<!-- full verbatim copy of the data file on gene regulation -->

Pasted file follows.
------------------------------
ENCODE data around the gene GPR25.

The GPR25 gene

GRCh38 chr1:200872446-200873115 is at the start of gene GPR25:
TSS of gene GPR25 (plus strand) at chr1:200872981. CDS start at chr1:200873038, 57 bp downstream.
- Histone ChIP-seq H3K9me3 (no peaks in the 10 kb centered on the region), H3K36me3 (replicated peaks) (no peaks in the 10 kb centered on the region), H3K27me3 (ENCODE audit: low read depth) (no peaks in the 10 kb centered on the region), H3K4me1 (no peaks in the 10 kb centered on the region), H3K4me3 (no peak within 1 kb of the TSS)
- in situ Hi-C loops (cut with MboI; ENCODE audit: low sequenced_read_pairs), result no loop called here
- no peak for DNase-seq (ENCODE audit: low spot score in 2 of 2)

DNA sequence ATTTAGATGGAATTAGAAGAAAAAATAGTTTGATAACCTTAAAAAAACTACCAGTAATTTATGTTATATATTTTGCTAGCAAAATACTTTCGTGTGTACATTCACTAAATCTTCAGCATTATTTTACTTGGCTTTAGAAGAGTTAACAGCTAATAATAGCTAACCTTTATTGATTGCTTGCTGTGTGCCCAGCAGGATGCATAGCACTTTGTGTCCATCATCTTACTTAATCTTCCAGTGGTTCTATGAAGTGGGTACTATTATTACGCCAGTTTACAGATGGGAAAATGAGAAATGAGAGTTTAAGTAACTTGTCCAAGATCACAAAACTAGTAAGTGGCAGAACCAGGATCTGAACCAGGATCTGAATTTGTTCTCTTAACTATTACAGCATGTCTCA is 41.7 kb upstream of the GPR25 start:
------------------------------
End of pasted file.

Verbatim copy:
ENCODE data around the gene GPR25.

The GPR25 gene

GRCh38 chr1:200872446-200873115 is at the start of gene GPR25:
TSS of gene GPR25 (plus strand) at chr1:200872981. CDS start at chr1:200873038, 57 bp downstream.
- Histone ChIP-seq H3K9me3 (no peaks in the 10 kb centered on the region), H3K36me3 (replicated peaks) (no peaks in the 10 kb centered on the region), H3K27me3 (ENCODE audit: low read depth) (no peaks in the 10 kb centered on the region), H3K4me1 (no peaks in the 10 kb centered on the region), H3K4me3 (no peak within 1 kb of the TSS)
- in situ Hi-C loops (cut with MboI; ENCODE audit: low sequenced_read_pairs), result no loop called here
- no peak for DNase-seq (ENCODE audit: low spot score in 2 of 2)

DNA sequence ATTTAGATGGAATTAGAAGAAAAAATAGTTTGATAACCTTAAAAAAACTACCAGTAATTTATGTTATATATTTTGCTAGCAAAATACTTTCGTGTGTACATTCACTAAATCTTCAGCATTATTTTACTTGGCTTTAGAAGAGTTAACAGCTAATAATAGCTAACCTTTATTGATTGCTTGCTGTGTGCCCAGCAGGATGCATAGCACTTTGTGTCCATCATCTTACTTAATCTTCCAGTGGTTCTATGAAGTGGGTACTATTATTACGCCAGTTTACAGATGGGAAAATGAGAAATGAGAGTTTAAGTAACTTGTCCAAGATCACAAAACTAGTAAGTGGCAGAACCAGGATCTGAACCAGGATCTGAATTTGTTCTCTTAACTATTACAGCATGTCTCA is 41.7 kb upstream of the GPR25 start: